The Peanut Butter Falcon: A Feelgood Adventure
What do Mark Twain and wrestling have in common? They’re both foundational to Tyler Nilson and Michael Schwartz’s debut feature, The Peanut Butter Falcon. The film is a real southern charmer that takes you on an indelibly sweet adventure full of moonshine, camaraderie, dreams, and redemption.
The film tells the story of Zak (Zack Gottsagen), a young man with Down syndrome, who runs away from a residential nursing home to follow his dream of attending the professional wrestling school of his idol, The Salt Water Redneck (Thomas Haden Church). A strange turn of events pairs him on the road with Tyler (Shia LaBeouf), a small time outlaw on the run, who becomes Zak's unlikely coach and ally. Together they wind through deltas, elude capture, drink whisky, find God, catch fish, and convince Eleanor (Dakota Johnson), a kind nursing home employee charged with Zak's return, to join them on their journey.
If you take the cynical-free sweetness and charm of Dave McCary’s debut, Brigsby Bear, and you combine it with the southern setting and grounded reality of Jeff Nichols’ indie folk tale, Mud, you’d have a nearly exact approximation of The Peanut Butter Falcon. In other words, Nilson and Schwartz’s light-hearted bromantic road film is an undeniable crowd-pleaser that’s deserving of its praise.
It’s impossible to discuss the film without first mentioning actor Zach Gottsagen (who plays Zak). He’s the heart and soul of the film, and he imbues it with a sense of palpable humanity, which is nicely highlighted by the performances of Shia LaBeouf and Dakota Johnson. Gottsagen, just like his character in the film, has not allowed himself to be reduced or defined by his genetic condition. His perseverance and dedication to the craft — he’s studied acting since he was a child — is in full display, and he’s such a joy to watch. He exhibits fantastic range and has a terrific sense of comedic timing, which really adds a lot to the film — so much so that it allows you to overlook some of its flaws and missteps.
The film isn’t perfect, but it gets the most crucial elements right. It doesn’t present us with another cliched portrayal of an individual with Downs Syndrome, and it treats its subjects with the humanity they deserve instead of reducing or looking down on them. Zak isn’t just someone with a disability; he’s strong, outspoken, and treated no differently than any “normal” character. The film also does a nice job of presenting us with tangible characters that we can all relate to, which further binds is to their journey.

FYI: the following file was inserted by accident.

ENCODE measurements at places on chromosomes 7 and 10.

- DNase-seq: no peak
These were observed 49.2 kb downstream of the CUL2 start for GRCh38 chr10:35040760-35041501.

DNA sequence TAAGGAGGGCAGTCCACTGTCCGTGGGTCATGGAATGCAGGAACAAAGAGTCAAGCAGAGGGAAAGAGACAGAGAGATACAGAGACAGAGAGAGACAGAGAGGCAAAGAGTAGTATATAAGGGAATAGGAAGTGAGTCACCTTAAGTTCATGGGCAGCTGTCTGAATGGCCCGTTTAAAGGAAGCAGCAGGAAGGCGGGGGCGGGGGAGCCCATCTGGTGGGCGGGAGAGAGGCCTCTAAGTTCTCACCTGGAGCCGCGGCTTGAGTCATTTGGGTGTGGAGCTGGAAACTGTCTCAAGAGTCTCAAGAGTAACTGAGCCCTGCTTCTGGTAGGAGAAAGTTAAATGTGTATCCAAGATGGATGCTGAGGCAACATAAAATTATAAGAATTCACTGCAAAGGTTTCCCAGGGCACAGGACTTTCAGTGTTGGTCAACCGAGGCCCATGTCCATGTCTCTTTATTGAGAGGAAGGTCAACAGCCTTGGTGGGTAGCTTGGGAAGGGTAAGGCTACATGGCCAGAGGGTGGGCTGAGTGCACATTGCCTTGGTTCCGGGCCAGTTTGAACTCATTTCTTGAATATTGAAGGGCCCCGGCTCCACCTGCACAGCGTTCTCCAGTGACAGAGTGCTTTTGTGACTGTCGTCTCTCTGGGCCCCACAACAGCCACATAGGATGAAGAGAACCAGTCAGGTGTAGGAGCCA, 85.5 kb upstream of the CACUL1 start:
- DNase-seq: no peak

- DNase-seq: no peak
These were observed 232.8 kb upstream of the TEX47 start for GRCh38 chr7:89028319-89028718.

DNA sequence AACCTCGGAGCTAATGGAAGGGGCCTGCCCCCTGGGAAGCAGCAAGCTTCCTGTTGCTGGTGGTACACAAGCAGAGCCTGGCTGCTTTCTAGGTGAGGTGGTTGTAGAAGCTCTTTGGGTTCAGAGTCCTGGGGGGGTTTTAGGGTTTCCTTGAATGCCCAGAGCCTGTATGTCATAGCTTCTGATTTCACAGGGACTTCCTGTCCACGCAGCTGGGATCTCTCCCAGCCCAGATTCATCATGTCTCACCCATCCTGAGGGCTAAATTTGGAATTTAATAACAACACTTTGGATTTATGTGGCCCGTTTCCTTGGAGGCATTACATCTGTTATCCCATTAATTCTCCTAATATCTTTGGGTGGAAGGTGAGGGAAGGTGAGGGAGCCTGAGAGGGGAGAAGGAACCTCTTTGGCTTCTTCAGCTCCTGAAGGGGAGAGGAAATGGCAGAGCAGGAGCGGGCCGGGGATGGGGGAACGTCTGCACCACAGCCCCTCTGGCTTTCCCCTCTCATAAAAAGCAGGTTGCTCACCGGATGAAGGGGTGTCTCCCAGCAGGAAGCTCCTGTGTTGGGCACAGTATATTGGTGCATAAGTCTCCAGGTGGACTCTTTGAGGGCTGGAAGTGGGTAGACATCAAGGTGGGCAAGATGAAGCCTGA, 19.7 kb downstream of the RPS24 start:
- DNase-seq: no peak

The characters are exactly what drive the story, and it’s through them that the film’s dual narratives of redemption and following your dreams intersect. Zak has a dream of being a professional wrestler and being trained by his idol, Salt Water Redneck (Thomas Haden Church). He religiously watches the same VHS tape to prepare and is dead set on achieving his goals.
Zak’s story is contrasted heavily with Tyler, a down on his luck fisherman who’s being justifiably pursued by rival competition for torching their gear. The two meet when Zak stows away on Tyler’s boat, and though it doesn’t happen immediately, Zak inevitably charms Tyler, and the pair become inseparable friends. Tyler sees a lot of he and his brother’s relationship in he and Zak, and both have long been searching for something close to family, something neither have any longer.
Eleanor, Zak’s caretaker at his nursing home, is the closest thing to family he has, and she spends a majority of her time trying to track Zak down — and she’s incredibly talented at locating a missing person without a tracker and always seems to find herself at the right place at the right time. Eventually, she catches up to the duo and after some convincing, she comes along for the adventure, as the trio float down the aimless river Huckleberry Finn style in pursuit of Zak’s wrestling dream.
The film’s central “adventure” is purely one of self-discovery, and it lacks the oddity and colorful side characters that punctuate the Mark Twain adventures for which it’s clearly inspired. There’s a few run-ins with side characters (like the blind man), but it left me wanting more. The journey’s destination is obvious from the get-go, and it spends a lot of its time puttering around without much sense of propulsion. It’s not until it gets to its third act thst it begins to wander into potentially unpredictable terrain, but even then, it’s fairly short lived. It also suffers from some bland cinematography and loose direction, and it struggles at times to evenly juggle its two central narratives (there were times were I forgot Tyler was even being pursued or that John Hawkes was even in the film). Thomas Haden Church is also not convincing in the slightest as a wrestler, and both Job Bernthal and Bruce Dern are underutilized.
Overall, it’s less about the quality of the finished product and more about how it makes you feel. If you’re anything like us, The Peanut Butter Falcon will have you smiling and feeling inspired. Its central message is one of friendship — “Friends are the family you choose” — and following your dreams, and while it’s definitely got a lot of rough edges and imperfections, the feeling of unabashed happiness it captures is certainly commendable.
Recommendation: If you love feeling extremely happy and grinning ear to ear, you’ll likely find a lot to love here.
Rating: 3.5 friendship dances outta 5.
What do you think? Did The Peanut Butter Falcon have you wholly charmed, or did it leave more to be desired? We want to know. Share your thoughts and feelings in the comments section below, and as always, remember to viddy well!